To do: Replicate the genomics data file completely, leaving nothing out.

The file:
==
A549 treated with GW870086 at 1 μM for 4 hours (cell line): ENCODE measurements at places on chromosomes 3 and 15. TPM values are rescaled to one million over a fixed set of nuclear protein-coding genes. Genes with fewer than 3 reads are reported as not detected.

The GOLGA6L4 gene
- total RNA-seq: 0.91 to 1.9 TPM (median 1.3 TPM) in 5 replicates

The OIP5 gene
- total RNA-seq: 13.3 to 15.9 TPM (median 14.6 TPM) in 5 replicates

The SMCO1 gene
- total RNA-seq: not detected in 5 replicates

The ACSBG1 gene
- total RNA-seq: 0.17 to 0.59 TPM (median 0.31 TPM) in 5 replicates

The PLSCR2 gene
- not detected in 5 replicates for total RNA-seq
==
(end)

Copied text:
A549 treated with GW870086 at 1 μM for 4 hours (cell line): ENCODE measurements at places on chromosomes 3 and 15. TPM values are rescaled to one million over a fixed set of nuclear protein-coding genes. Genes with fewer than 3 reads are reported as not detected.

The GOLGA6L4 gene
- total RNA-seq: 0.91 to 1.9 TPM (median 1.3 TPM) in 5 replicates

The OIP5 gene
- total RNA-seq: 13.3 to 15.9 TPM (median 14.6 TPM) in 5 replicates

The SMCO1 gene
- total RNA-seq: not detected in 5 replicates

The ACSBG1 gene
- total RNA-seq: 0.17 to 0.59 TPM (median 0.31 TPM) in 5 replicates

The PLSCR2 gene
- not detected in 5 replicates for total RNA-seq